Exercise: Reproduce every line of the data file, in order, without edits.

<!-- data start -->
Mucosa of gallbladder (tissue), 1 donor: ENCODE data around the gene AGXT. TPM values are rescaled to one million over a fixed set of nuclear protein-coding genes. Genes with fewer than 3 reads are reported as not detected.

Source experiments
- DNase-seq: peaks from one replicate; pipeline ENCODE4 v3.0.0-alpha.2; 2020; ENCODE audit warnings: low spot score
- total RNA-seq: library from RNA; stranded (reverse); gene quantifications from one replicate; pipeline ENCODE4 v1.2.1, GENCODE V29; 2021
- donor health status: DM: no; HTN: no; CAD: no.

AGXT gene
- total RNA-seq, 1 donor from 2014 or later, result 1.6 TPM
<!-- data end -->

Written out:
Mucosa of gallbladder (tissue), 1 donor: ENCODE data around the gene AGXT. TPM values are rescaled to one million over a fixed set of nuclear protein-coding genes. Genes with fewer than 3 reads are reported as not detected.

Source experiments
- DNase-seq: peaks from one replicate; pipeline ENCODE4 v3.0.0-alpha.2; 2020; ENCODE audit warnings: low spot score
- total RNA-seq: library from RNA; stranded (reverse); gene quantifications from one replicate; pipeline ENCODE4 v1.2.1, GENCODE V29; 2021
- donor health status: DM: no; HTN: no; CAD: no.

AGXT gene
- total RNA-seq, 1 donor from 2014 or later, result 1.6 TPM